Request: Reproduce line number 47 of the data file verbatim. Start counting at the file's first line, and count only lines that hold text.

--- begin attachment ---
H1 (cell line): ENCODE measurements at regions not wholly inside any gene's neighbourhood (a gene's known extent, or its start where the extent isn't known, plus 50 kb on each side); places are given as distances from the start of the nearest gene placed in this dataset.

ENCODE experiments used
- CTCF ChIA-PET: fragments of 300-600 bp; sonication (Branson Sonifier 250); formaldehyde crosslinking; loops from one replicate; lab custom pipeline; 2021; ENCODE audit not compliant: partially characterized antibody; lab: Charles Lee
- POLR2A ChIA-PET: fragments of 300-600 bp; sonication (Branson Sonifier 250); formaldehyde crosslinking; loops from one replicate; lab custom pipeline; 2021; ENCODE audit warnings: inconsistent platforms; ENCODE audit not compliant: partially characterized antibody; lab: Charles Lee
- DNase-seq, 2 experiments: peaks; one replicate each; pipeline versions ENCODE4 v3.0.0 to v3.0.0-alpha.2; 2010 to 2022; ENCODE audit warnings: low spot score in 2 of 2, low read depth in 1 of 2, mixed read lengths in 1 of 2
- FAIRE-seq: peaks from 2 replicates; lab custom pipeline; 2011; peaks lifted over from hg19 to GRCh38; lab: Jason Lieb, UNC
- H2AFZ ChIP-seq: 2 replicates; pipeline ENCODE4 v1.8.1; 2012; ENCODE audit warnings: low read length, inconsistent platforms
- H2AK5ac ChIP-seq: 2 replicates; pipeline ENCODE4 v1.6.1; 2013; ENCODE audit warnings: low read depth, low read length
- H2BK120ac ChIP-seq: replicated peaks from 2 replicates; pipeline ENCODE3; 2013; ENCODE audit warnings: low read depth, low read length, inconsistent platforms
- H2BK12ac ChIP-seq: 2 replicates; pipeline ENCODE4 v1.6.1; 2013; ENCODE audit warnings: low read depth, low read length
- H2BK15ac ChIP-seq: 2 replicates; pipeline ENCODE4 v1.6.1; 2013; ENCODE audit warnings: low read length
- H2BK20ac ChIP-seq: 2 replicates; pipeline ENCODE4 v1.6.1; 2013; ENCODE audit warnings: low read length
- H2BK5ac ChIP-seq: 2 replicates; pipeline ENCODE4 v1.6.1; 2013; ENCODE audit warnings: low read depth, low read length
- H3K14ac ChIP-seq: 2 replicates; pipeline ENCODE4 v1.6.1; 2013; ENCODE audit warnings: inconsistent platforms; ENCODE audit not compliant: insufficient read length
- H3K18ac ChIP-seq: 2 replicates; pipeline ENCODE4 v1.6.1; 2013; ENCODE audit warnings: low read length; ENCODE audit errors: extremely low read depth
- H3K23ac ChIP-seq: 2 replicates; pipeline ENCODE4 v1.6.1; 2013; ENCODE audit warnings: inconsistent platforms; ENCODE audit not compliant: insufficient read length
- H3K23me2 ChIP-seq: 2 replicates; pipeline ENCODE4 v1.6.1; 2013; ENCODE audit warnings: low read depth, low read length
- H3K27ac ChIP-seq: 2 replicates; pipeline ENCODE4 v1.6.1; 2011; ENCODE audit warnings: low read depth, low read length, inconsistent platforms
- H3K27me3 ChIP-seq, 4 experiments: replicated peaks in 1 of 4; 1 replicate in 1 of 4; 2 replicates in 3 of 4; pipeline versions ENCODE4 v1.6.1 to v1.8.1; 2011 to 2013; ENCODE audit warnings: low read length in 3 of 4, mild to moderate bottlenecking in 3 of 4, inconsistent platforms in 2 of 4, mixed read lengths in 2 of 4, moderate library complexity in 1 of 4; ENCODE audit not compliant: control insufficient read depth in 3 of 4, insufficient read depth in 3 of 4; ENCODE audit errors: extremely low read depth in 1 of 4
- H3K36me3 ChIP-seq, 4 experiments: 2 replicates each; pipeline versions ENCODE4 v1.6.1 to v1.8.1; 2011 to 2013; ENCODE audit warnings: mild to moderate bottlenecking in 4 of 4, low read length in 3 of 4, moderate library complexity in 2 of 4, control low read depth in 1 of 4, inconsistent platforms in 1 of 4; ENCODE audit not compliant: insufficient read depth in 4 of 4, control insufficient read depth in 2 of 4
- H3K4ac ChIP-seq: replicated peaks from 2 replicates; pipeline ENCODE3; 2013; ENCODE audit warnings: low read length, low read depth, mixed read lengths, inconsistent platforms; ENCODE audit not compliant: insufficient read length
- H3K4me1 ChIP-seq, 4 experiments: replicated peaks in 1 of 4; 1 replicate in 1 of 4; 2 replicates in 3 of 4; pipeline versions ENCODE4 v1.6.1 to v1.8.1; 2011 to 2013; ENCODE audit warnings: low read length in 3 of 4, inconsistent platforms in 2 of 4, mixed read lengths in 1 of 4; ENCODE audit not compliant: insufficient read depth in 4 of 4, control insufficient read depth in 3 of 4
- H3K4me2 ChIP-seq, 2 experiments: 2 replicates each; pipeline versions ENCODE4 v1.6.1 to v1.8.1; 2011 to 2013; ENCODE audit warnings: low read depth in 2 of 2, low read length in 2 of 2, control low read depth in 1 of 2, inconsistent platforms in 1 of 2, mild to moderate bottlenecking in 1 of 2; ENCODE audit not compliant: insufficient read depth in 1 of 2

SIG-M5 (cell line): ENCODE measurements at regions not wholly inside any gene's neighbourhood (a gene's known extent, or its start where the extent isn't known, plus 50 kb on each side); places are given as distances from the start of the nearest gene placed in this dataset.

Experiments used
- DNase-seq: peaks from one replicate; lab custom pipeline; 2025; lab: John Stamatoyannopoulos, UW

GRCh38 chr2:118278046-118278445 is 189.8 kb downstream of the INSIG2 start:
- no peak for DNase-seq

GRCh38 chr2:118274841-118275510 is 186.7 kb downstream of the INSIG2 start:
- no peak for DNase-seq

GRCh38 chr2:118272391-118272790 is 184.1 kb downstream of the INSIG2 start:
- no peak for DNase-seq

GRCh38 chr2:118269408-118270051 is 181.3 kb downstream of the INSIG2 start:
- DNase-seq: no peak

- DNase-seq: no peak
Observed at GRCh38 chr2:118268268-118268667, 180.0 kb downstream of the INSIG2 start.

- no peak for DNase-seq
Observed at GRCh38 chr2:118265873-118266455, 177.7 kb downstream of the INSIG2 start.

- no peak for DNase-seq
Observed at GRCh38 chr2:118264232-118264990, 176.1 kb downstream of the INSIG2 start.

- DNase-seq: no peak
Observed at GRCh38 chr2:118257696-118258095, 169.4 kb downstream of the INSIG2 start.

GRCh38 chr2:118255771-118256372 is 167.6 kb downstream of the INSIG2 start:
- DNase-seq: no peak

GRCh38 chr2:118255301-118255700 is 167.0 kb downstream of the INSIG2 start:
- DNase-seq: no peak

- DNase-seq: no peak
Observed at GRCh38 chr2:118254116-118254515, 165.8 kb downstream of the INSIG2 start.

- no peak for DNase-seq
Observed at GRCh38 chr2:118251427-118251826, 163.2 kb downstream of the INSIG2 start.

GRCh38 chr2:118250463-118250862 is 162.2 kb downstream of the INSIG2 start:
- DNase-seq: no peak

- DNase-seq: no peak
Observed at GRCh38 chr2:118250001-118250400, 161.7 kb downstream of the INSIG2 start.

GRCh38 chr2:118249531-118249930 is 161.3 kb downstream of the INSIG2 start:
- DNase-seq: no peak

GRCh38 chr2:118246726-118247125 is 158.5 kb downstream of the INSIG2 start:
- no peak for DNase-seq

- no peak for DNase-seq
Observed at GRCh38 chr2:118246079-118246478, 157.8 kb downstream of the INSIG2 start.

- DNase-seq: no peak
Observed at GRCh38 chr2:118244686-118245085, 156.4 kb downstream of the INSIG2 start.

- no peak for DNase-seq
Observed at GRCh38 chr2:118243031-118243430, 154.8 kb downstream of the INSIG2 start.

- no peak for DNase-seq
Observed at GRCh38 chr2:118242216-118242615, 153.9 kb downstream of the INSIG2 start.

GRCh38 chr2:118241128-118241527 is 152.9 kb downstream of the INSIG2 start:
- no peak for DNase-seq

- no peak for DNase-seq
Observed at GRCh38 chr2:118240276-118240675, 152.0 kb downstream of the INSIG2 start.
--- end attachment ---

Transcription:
- DNase-seq: no peak